Actor-director Ben Affleck posted a heartfelt message to his Instagram account on Thursday, following a 40-day stint in alcohol treatment. According to The Hollywood Reporter, Affleck said that getting help is a “sign of courage, not weakness or failure” and that he’s found the “strength and support” to be vocal about his struggles with alcohol addiction in order to help others. “Battling any addiction is a lifelong and difficult struggle,” Affleck continued. “Because of that, one is never really in or out of treatment. It is a full-time commitment. I am fighting for myself and my family.” He also thanked the countless people who reached out to him via social media to share their own struggles with sobriety and stories of recovery. “Your strength is inspiring and is supporting me in ways I didn’t think was possible. It helps to know I am not alone,” he observed. Affleck checked into a Malibu rehab facility this past August, which marks the third time he’s sought treatment for alcoholism.
Actress Emma Stone Opens up About Lifelong Anxiety
Academy Award-winning actress Emma Stone revealed this week that her life has been plagued with anxiety and panic attacks from an early age. Stone, currently starring in the Netflix series Maniac, opened up about her struggles during an interview with the Child Mind Institute’s Dr. Harold S. Koplewicz. “After first grade before I went into second grade, I had my first panic attack. It was really, really terrifying and overwhelming,” she told Dr. Koplewicz. “I was at a friend’s house, and all of a sudden I was convinced the house was on fire and it was burning down. I was just sitting in her bedroom and obviously the house wasn’t on fire, but there was nothing in me that didn’t think we were going to die.” While she was later diagnosed with generalized anxiety and panic disorder, Stone admitted that she didn’t want to know the diagnosis at all, given the still-present stigma around mental health in Hollywood. “I wanted to be an actor and there weren’t a lot of actors who spoke about having panic attacks,” she said. “You don’t have to be actor to over anxiety, you don’t have to be a writer to overcome it. You just have to find that thing within you that you are drawn to.”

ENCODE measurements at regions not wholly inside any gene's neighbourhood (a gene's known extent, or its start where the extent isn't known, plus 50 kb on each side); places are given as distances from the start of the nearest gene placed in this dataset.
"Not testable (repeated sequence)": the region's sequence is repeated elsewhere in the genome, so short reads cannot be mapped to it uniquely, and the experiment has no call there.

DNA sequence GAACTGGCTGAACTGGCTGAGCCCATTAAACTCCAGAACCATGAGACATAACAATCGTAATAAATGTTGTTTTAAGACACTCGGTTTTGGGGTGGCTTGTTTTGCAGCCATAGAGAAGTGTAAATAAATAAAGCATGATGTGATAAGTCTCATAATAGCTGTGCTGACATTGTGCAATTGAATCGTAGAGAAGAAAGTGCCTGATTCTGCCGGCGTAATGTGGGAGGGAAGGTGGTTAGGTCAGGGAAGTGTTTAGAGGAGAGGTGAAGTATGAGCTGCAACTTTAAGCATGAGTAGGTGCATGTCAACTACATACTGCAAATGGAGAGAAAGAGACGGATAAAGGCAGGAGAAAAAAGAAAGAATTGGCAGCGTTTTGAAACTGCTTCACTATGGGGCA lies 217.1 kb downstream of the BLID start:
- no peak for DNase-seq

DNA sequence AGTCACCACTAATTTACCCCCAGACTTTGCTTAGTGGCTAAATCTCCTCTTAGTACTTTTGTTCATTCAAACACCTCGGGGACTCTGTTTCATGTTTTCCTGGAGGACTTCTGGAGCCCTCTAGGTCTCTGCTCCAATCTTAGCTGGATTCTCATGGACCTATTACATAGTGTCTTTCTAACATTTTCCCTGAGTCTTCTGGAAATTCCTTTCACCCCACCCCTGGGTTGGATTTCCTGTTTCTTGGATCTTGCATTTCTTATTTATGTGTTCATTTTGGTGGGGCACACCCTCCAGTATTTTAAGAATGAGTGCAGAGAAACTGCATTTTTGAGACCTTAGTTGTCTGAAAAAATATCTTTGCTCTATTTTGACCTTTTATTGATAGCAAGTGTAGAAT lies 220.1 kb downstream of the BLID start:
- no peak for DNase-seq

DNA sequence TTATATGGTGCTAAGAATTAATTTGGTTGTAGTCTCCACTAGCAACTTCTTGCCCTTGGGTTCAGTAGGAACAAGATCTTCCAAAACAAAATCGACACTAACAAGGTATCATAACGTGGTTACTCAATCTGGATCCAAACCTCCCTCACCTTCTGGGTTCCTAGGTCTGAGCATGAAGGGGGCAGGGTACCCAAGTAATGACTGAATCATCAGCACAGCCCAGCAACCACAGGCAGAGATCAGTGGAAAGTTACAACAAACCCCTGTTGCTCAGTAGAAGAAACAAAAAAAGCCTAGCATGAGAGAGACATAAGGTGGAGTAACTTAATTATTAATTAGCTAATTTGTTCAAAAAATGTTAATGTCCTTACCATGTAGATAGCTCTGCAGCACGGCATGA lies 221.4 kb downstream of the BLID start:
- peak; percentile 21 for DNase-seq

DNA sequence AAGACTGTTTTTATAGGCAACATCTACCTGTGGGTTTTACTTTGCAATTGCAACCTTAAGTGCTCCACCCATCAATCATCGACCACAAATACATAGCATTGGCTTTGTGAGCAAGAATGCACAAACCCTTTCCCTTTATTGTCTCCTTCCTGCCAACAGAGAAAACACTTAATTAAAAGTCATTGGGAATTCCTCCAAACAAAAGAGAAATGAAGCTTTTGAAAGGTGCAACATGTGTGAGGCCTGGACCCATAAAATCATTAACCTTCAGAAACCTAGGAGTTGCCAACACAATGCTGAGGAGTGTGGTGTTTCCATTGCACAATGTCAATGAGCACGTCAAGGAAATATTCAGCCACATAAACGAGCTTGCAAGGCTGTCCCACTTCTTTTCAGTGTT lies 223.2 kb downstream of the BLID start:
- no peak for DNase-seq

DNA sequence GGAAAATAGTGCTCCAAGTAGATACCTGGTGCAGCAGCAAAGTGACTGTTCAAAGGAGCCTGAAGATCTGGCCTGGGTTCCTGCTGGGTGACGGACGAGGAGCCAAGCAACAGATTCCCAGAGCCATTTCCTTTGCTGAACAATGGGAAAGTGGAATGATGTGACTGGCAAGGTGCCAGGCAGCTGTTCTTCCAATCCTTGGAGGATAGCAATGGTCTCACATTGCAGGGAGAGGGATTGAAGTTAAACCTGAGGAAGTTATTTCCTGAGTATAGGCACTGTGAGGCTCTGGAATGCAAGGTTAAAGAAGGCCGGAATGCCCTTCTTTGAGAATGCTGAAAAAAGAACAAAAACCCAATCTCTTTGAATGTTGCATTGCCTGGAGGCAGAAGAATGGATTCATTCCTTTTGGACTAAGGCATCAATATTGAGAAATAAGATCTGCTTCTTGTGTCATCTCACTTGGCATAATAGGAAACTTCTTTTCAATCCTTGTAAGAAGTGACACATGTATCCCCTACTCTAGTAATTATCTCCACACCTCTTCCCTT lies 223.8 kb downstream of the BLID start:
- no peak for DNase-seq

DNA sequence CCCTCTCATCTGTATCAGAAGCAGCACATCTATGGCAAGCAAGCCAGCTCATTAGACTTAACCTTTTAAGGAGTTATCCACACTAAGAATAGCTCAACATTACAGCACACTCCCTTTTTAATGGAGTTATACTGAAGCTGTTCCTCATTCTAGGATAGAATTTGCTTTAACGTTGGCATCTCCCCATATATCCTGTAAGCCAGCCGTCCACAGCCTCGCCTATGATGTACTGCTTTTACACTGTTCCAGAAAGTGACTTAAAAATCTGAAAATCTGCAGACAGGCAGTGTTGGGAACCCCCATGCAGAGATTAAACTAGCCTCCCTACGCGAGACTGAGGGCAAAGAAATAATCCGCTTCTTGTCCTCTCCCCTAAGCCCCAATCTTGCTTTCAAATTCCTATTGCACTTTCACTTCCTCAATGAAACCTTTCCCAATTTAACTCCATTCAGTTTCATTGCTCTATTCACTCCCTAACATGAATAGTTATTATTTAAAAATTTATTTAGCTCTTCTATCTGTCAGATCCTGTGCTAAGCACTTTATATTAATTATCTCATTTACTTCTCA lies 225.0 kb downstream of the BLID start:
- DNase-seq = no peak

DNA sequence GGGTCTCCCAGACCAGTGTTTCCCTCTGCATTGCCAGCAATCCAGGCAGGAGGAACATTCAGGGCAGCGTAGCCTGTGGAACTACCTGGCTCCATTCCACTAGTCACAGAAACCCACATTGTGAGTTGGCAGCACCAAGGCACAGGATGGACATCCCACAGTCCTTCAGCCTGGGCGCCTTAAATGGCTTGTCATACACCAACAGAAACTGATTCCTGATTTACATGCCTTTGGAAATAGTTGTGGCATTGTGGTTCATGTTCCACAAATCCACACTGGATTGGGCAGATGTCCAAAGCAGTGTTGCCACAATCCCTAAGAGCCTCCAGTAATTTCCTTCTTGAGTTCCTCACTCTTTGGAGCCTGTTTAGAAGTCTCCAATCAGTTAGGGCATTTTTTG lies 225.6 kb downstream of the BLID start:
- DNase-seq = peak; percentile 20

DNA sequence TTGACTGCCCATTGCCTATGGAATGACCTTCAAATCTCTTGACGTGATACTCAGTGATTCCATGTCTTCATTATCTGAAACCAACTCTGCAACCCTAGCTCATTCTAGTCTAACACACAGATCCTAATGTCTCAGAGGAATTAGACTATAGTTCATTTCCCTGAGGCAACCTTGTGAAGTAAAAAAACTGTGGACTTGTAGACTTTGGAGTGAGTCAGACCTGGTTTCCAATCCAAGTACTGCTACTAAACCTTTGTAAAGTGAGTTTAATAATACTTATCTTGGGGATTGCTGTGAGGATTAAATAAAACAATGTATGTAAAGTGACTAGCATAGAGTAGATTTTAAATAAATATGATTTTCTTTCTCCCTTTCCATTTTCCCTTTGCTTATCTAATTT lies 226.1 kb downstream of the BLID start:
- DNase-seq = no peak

“Venom” Actor Tom Hardy Reveals Alcoholic Past
It’s perhaps fitting that Tom Hardy’s latest role requires himself to wrestle with something sinister within himself. That’s after Hardy told Good Morning Britain that he’s been a “bog-standard alcoholic” for his entire life—a statement that’s not so much a revelation as a reminder about how far the 41-year-old actor has come with his addiction struggles. Hardy has previously detailed his decade-long battle with alcohol and crack cocaine, finally ending up in rehab in 2003. In fact, Hardy sees his past as excellent prep work for the role of an investigative journalist whose body is invaded by an alien symbiote: ‘There were elements of [having to keep myself in check], like my inside voice,” he acknowledged. “I can see the symbolism there, but I know that as a grown up and as a man I can’t go out there and bite people’s heads off.” Hardy cites acting as the something that’s helped him through his recovery, not to mention an increased focus on physical fitness. No matter what, though, Hardy is keenly aware that addiction is right around the corner, if he’ll let it: “If I had four pints of lager and half a bottle of vodka I could turn this room into an absolute f**king nightmare in about three minutes. I could destroy everything in my life I have worked so hard for.”
Why Does Opioid Dependency Vary Between States?